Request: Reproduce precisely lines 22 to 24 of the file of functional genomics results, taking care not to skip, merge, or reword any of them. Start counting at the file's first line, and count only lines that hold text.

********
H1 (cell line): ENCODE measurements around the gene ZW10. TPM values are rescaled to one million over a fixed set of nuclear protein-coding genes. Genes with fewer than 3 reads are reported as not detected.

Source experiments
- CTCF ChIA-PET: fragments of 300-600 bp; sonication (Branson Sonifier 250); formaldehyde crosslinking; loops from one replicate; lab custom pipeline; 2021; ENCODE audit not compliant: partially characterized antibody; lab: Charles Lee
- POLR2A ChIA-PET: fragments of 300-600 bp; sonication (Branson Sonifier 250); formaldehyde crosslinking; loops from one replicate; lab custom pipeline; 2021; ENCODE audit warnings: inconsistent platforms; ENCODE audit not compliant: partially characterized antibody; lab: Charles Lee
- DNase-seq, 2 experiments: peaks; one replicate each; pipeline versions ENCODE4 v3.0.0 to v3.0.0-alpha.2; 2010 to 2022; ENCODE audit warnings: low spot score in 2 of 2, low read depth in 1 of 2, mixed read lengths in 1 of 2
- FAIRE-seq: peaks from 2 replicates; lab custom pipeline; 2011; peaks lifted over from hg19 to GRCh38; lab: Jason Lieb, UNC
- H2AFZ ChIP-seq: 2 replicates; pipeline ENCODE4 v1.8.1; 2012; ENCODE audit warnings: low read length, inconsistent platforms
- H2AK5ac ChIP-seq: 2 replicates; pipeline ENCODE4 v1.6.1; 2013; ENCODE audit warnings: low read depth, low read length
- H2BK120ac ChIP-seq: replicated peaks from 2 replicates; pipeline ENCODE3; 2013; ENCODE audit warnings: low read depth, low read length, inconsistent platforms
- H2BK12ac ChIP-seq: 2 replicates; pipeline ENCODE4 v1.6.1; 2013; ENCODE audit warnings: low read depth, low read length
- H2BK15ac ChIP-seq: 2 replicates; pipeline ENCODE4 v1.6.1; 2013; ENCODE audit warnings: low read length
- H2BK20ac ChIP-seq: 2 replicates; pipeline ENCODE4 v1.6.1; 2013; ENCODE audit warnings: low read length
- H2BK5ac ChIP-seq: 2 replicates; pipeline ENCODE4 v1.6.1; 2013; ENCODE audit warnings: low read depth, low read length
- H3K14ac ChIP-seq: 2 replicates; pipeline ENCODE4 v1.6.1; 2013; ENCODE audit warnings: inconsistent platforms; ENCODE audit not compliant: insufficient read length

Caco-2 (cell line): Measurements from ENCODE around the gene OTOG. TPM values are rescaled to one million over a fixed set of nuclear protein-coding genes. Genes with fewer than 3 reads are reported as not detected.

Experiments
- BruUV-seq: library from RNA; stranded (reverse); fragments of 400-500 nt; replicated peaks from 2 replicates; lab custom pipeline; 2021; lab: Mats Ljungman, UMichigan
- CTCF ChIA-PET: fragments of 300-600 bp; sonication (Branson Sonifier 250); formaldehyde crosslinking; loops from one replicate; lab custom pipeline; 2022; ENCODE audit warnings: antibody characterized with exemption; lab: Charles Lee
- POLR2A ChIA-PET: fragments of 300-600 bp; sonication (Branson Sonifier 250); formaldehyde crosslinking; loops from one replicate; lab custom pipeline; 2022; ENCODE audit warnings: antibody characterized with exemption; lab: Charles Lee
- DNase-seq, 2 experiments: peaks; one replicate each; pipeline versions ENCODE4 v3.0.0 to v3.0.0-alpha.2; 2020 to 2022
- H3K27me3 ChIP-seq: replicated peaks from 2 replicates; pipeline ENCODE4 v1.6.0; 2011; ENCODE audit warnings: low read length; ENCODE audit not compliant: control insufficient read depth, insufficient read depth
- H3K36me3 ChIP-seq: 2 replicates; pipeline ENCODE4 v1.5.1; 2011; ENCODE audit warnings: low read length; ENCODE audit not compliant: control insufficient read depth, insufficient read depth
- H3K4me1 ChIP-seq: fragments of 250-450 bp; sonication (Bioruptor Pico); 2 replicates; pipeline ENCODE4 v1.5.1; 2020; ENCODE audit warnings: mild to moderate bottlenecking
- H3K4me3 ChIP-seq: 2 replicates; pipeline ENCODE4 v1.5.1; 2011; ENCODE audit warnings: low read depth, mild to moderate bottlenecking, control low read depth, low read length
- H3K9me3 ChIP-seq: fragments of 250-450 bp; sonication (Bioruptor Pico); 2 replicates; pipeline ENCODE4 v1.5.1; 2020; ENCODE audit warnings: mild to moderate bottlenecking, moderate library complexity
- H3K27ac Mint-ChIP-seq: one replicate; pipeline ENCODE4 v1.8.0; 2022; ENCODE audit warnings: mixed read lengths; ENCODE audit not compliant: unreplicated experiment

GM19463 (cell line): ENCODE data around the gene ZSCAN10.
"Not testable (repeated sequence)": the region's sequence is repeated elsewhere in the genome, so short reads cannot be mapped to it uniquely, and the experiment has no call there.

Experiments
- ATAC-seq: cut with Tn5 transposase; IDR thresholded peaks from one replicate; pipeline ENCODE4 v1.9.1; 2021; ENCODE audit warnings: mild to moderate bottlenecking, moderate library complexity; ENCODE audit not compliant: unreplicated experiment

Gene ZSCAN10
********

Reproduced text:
- H3K36me3 ChIP-seq: 2 replicates; pipeline ENCODE4 v1.5.1; 2011; ENCODE audit warnings: low read length; ENCODE audit not compliant: control insufficient read depth, insufficient read depth
- H3K4me1 ChIP-seq: fragments of 250-450 bp; sonication (Bioruptor Pico); 2 replicates; pipeline ENCODE4 v1.5.1; 2020; ENCODE audit warnings: mild to moderate bottlenecking
- H3K4me3 ChIP-seq: 2 replicates; pipeline ENCODE4 v1.5.1; 2011; ENCODE audit warnings: low read depth, mild to moderate bottlenecking, control low read depth, low read length